It’s startling to think that it’s already been ten years since legendary guitarist KK Downing left heavy metal icons Judas Priest in a well documented and not entirely amicable parting of the ways. After taking some time out, in 2018 Downing established KK’s Steel Mill, a music and arts venue where onstage alongside former Priest members Les Binks and Tim “Ripper” Owens, plus Hostile guitarist AJ Mills and former Megadeth bassist David Ellefson, the foundations for solo debut Sermons of the Sinner (EX1 Records) were laid the following year.
The opening lazy riff and bass line of Vermin Prolificus (PATAC), the sixth album from Ohio scuzzbuckets Fistula, is so volumed up that the resonance is staggering, and is probably the lowest and heaviest rumble I’ve heard since Ramesses departed our world. It’s typically bloody nasty this, despite guitarist Corey Bing being the only remaining member from their last effort six years ago. New vocalist Dan Harrington possesses a largely guttural scream which drives opener ‘Smoke, Cat Hair and Toenails’, the message of which is forced home by an overabundance of archive recordings, including an apparently televised drugs intervention which reappears throughout.
The ensuing ‘Harmful Situation’ is grind-like punk, one of a few short and snappy moments slightly belying the sludge tag but remaining heavy and very hostile. There’s a certain dangerous irresponsibility at times with the glut of sound-bites at the head of ‘Pig Funeral’ also serving a purpose: to paint a purulent, diseased message of police hatred and murder, and lay the path for a tune that would doubtless gratify any number of cop-murdering scumbags festering behind their iron bars. Frustratingly, the track itself is a largely glorious wade through a thick, fizzing morass, picking up pace in the last third to a filthy grind diatribe dripping in grimy goop. It will have you squirming in your seat or screaming bloody revolution, depending on your point of view.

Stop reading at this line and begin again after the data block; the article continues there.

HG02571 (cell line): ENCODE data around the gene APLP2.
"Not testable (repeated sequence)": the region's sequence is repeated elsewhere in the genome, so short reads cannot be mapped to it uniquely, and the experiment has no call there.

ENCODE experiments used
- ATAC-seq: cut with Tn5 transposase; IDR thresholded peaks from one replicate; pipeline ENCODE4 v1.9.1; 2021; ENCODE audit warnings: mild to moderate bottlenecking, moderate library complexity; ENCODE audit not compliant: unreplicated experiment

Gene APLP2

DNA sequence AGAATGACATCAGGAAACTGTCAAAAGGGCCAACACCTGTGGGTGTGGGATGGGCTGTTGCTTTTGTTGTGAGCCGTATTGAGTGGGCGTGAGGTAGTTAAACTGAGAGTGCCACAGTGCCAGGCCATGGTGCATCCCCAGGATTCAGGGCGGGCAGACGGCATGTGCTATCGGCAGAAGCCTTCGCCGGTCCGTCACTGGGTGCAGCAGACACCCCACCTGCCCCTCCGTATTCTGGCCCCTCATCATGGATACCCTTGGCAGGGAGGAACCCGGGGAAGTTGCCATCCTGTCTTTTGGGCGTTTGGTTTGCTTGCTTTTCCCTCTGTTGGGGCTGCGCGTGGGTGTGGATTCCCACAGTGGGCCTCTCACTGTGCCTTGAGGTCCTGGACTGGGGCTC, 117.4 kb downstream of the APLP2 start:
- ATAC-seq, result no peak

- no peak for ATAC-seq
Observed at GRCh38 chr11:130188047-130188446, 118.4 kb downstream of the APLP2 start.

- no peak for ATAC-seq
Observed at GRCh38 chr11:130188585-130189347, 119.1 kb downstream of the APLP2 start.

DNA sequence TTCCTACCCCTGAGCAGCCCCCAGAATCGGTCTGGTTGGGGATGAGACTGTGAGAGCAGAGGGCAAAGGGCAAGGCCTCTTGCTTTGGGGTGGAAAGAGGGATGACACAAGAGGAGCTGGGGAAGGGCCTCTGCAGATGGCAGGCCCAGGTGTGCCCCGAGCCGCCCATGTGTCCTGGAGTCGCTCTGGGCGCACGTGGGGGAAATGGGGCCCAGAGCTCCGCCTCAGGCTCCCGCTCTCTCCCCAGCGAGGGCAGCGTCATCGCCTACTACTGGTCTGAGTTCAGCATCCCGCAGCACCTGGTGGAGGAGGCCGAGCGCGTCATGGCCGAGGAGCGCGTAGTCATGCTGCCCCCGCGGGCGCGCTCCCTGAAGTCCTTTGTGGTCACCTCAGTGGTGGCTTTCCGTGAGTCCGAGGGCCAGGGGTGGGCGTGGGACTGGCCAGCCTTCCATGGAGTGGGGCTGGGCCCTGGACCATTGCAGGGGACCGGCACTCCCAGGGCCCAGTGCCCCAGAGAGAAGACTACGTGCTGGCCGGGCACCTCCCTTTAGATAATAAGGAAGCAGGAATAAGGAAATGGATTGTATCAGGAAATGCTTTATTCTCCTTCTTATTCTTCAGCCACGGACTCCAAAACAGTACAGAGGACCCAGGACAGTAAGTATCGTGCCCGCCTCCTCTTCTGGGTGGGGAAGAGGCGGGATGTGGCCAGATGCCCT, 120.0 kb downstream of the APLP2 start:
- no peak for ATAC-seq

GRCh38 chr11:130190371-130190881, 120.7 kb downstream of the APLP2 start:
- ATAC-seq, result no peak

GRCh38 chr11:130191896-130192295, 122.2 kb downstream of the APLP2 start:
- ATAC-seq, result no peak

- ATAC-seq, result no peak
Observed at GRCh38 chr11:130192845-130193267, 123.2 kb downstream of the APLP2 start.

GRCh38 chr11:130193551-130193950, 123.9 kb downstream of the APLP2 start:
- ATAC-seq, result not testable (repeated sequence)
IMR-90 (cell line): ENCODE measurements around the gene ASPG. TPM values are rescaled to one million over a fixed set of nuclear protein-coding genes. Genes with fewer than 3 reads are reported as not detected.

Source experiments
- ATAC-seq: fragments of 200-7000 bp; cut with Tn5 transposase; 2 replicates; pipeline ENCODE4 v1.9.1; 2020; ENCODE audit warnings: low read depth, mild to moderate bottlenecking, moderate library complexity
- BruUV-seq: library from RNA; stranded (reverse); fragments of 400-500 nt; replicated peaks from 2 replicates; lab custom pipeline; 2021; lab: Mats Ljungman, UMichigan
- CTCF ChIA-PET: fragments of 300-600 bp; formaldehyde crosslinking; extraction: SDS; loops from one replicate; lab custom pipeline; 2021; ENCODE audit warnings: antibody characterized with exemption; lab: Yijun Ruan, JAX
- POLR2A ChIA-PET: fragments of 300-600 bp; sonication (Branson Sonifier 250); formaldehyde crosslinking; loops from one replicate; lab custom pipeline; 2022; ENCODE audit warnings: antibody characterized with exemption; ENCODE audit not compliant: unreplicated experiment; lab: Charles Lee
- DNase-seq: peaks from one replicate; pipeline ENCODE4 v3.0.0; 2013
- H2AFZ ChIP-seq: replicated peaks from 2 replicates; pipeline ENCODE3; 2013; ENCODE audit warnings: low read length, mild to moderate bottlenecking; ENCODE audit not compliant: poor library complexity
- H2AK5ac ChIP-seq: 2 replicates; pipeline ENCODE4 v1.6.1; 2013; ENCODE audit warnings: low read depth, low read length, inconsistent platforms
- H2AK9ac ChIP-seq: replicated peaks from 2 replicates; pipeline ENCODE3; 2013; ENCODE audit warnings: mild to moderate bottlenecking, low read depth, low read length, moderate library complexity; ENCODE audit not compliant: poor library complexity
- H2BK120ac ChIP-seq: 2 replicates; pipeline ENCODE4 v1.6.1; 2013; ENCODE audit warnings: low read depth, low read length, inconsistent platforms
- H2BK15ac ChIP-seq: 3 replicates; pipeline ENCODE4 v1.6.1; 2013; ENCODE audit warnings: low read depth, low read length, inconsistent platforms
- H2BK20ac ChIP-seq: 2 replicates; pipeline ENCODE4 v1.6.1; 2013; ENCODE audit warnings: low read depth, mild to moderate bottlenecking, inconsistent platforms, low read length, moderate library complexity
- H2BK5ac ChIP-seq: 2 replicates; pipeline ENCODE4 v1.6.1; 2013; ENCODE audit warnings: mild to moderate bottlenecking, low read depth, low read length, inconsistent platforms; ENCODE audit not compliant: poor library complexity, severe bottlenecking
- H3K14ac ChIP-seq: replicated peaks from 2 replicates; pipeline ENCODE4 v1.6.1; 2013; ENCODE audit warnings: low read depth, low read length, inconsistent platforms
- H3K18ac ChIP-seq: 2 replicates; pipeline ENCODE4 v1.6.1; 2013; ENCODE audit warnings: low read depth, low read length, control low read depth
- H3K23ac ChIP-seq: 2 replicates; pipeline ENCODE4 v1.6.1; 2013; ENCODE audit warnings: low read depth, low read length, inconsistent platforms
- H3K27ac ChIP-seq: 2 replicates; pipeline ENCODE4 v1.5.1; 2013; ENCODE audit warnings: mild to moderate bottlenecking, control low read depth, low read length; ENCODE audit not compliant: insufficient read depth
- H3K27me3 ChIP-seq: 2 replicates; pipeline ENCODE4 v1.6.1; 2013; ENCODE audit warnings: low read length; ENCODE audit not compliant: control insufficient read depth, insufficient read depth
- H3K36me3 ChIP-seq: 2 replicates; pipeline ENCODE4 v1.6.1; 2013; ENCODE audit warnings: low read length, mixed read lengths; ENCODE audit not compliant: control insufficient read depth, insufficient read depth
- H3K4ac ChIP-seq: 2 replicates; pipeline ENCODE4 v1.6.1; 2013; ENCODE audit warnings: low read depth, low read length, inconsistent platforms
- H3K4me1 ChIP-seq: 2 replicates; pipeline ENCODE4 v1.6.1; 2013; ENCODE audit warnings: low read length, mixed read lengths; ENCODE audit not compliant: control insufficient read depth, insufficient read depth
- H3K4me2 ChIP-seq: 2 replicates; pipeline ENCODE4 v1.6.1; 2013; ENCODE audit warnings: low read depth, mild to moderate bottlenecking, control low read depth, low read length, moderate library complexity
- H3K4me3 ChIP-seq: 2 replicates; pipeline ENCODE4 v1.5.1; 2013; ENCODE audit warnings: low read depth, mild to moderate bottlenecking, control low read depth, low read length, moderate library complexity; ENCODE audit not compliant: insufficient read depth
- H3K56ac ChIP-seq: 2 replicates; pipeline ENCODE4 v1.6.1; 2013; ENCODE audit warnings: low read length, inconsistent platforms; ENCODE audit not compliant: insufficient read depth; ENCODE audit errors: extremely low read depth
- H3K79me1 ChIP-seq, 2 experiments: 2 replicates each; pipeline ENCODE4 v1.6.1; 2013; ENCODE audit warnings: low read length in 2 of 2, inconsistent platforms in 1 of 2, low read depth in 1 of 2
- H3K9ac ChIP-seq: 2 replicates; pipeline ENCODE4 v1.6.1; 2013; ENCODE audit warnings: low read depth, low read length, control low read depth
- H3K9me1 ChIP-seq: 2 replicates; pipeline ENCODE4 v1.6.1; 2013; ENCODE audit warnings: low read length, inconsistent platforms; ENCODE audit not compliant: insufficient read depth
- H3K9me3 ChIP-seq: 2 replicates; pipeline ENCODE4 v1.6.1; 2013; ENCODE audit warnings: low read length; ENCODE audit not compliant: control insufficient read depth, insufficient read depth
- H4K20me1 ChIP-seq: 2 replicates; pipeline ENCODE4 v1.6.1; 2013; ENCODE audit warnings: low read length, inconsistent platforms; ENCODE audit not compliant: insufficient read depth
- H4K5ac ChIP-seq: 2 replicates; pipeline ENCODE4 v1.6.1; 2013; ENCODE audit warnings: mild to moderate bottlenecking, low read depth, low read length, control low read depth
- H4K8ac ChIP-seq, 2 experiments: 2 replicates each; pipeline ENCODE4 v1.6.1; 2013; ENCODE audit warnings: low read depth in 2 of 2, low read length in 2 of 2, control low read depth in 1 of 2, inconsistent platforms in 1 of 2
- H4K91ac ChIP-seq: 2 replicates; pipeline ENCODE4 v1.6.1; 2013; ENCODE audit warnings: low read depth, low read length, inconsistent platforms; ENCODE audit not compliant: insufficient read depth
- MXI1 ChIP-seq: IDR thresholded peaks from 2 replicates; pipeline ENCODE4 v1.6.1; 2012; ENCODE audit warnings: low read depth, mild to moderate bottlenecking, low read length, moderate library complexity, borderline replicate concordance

Given the seemingly puerile messages here it’s easy to dismiss this mob as sensationalist noise makers but there’s more substance beneath the shocking veneer. The brief ‘Upside Down’ displays the usual genre mantra of “Hell is other people” and is played with a real menace, but there’s a sense of pity that stirs as well as unsettles. The title track, a rumbling, oozing undercurrent, picks up on that intervention amid other narcotic messages, and the samples are often so full of despair that the band’s intent is somewhat inscrutable.
Whatever the intent, through sound alone this is an uneasy yet captivating listen, full of disgustingly dirty throbbing noise and malevolence, and despite that reliance on sound-bites, it demands your attention.